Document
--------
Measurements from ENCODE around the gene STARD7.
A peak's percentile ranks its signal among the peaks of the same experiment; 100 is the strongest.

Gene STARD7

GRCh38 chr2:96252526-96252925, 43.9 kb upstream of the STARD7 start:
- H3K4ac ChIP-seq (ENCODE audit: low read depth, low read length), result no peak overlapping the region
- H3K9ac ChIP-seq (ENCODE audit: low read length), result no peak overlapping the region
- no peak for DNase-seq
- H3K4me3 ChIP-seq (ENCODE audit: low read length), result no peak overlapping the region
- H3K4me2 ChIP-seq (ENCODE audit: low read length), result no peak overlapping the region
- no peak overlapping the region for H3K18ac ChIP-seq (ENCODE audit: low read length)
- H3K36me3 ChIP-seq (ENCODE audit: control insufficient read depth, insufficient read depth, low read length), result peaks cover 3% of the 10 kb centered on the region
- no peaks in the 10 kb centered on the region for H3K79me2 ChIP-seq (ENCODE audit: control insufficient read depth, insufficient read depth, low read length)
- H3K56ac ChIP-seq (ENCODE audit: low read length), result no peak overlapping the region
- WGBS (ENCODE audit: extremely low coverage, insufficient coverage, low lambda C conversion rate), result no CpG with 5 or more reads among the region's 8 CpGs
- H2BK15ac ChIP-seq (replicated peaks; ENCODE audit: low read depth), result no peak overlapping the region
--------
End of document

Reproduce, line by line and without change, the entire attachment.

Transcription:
Measurements from ENCODE around the gene STARD7.
A peak's percentile ranks its signal among the peaks of the same experiment; 100 is the strongest.

Gene STARD7

GRCh38 chr2:96252526-96252925, 43.9 kb upstream of the STARD7 start:
- H3K4ac ChIP-seq (ENCODE audit: low read depth, low read length), result no peak overlapping the region
- H3K9ac ChIP-seq (ENCODE audit: low read length), result no peak overlapping the region
- no peak for DNase-seq
- H3K4me3 ChIP-seq (ENCODE audit: low read length), result no peak overlapping the region
- H3K4me2 ChIP-seq (ENCODE audit: low read length), result no peak overlapping the region
- no peak overlapping the region for H3K18ac ChIP-seq (ENCODE audit: low read length)
- H3K36me3 ChIP-seq (ENCODE audit: control insufficient read depth, insufficient read depth, low read length), result peaks cover 3% of the 10 kb centered on the region
- no peaks in the 10 kb centered on the region for H3K79me2 ChIP-seq (ENCODE audit: control insufficient read depth, insufficient read depth, low read length)
- H3K56ac ChIP-seq (ENCODE audit: low read length), result no peak overlapping the region
- WGBS (ENCODE audit: extremely low coverage, insufficient coverage, low lambda C conversion rate), result no CpG with 5 or more reads among the region's 8 CpGs
- H2BK15ac ChIP-seq (replicated peaks; ENCODE audit: low read depth), result no peak overlapping the region